by Mandy Green, Busy Coach
So how many times have you checked your email today? 2, 5, 10, or too many to keep track of?
Almost everyone I talk to feels that email takes up too much of their time. For most of the coaches who contact me, I hear that they have their email open from the moment they get into the office until the moment they shut down their computer at the end of the day.
And if you are like most other coaches out there, you’re probably guilty of checking email when you get home and even on the weekends. You might find yourself worrying about emails during dinner, or when you’re supposed to be having some family time.
The problem isn’t knowing what to do. You’ve read plenty of advice telling you to close the inbox, to avoid checking emails first thing in the day, and to get on with your key tasks first. But are you doing it?
If you know what to do but are failing to execute on it, I want you to evaluate what your current mindset is about email.
Steven Covey has done a lot of work on this. He says that most people have one of 2 mindsets when it comes to dealing with work: urgency or importance. Whether you’re operating from a mindset of urgency or a mindset of importance, he believes will profoundly affect your life.
When you react to the urgent you tend to focus on the things that are right in front of you and “need” your immediate attention.
You act on the important by taking initiative to determine what the right things are and to take action on them.
When I am working with the urgency mindset, my inbox is always open and while I am getting work done, my brain seems to be hovering and waiting. Then my email chimes, the phone rings, or a text message beeps. Immediately my brain goes to- There’s something new! Somebody wants me!! I’ve got to respond!!!
How many of you can relate?
You get a dopamine hit, and in time you become dependent on the rush and excitement of new emails, phone calls, or texts coming in.
Like Pavlov’s famous dogs that were conditioned to salivate at the sound of a bell, we, too have been conditioned to respond with every new message that comes in.
And if you’re like most coaches you get a dozen of these little interruptions every hour—so if you do the math, you literally can’t focus on one thing for more than 5 minutes.
There is just no way to get significant work done that will move your program forward when you can only focus for short spurts.
Coach, we are not in the business of managing email. We are in the business of leading and influencing the athletes under your care. Anything that takes you away from that is a distraction and needs to stop immediately.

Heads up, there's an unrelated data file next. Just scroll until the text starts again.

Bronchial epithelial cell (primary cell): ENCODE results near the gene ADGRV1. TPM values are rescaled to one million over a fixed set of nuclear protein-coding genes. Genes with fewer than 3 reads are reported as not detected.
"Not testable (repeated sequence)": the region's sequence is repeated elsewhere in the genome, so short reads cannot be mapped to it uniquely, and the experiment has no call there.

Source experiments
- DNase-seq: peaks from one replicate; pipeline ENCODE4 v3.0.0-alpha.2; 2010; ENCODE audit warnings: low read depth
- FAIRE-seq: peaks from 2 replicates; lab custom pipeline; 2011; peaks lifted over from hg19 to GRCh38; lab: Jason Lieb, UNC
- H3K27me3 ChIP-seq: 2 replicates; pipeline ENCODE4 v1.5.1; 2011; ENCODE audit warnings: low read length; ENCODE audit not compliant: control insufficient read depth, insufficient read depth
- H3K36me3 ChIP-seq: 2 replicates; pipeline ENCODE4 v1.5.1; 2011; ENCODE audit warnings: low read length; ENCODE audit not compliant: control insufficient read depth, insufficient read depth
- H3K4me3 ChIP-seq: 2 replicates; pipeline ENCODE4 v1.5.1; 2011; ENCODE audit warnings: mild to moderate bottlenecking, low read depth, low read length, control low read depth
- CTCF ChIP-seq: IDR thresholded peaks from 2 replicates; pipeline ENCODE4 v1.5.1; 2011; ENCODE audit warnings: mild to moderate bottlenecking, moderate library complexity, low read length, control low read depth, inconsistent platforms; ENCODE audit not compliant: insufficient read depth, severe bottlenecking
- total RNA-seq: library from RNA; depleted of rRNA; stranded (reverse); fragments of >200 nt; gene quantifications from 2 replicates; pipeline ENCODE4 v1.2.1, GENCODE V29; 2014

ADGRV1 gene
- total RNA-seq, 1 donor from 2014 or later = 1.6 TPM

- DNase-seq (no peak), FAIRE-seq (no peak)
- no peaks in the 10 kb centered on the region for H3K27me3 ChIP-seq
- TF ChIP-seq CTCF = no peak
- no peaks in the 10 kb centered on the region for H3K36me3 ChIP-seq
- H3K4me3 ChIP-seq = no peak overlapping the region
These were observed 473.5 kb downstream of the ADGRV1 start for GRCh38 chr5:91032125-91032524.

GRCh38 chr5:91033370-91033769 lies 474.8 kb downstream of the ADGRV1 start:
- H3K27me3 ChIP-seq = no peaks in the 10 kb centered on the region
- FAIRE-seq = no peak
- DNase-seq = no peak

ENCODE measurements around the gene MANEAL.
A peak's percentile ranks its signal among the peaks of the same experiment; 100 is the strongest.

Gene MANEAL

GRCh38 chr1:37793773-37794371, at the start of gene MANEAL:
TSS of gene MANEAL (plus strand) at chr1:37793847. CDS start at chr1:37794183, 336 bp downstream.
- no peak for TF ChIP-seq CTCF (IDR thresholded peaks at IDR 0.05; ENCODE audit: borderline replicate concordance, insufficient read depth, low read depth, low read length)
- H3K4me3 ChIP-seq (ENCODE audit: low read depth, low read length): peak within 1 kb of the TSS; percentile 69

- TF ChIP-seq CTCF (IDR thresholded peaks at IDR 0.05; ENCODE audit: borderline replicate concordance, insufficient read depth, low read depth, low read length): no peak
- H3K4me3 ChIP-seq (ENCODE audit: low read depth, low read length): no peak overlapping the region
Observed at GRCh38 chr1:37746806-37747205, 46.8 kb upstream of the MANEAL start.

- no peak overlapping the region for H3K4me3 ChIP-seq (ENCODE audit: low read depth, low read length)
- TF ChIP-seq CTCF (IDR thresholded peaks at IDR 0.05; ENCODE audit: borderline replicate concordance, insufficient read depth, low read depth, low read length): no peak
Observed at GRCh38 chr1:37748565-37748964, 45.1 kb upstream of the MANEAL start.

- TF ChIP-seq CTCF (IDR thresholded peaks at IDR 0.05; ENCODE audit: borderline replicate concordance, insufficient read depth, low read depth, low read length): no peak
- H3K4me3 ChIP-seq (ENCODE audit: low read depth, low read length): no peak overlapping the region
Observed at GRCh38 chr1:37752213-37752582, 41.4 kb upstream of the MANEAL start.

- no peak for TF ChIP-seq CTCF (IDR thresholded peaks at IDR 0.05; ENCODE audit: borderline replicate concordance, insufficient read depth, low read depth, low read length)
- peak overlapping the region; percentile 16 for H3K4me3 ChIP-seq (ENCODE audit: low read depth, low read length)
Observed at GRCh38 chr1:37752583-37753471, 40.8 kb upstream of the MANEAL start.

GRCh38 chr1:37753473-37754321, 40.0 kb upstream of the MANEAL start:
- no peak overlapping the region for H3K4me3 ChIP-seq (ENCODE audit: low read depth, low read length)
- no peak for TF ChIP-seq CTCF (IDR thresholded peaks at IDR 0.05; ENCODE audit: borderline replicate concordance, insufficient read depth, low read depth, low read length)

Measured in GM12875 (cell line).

A great way to get out of the urgency mindset is to close your inbox and don’t use it as your to-do list.
Here are my 3 biggest problems with coaches who use their inbox as their to-do list.
- You are letting somebody else dictate your priorities. Basically, somebody else can control your day just by sending you a bunch of emails.
- As you are checking your to-do list (your inbox), other messages come in to demand your attention, and you’re always distracted.
- Your inbox organizes your emails in chronological order which makes it virtually impossible to have a prioritized to-do list.
The key to true productivity is not to get a lot of other people’s requests done, but to get the right things done—the important things.
You have to decide what your highest priorities are and have the courage-pleasantly, smilingly, non-apologetically—to say no to other urgent things that are right in front of you demanding your attention.
I don’t know that it is possible to avoid urgent things all day long. I would recommend to find a few blocks of time where you can shut yourself off from the urgent and all you do is work on your important stuff. Even if you are only able to get a few hours of important work done, it is a great feeling knowing that you made your program or team a little bit better because of the work you got done.
If you want more ideas on how to control your email, please email me at email@example.com and I would be happy to share more ideas with you.
Need help getting your email and recruiting processes in order? Mandy Green is the leading productivity expert for college coaches through the work she does at Tudor Collegiate Strategies and her company, Busy Coach. You can email Mandy to set up a strategy call at firstname.lastname@example.org.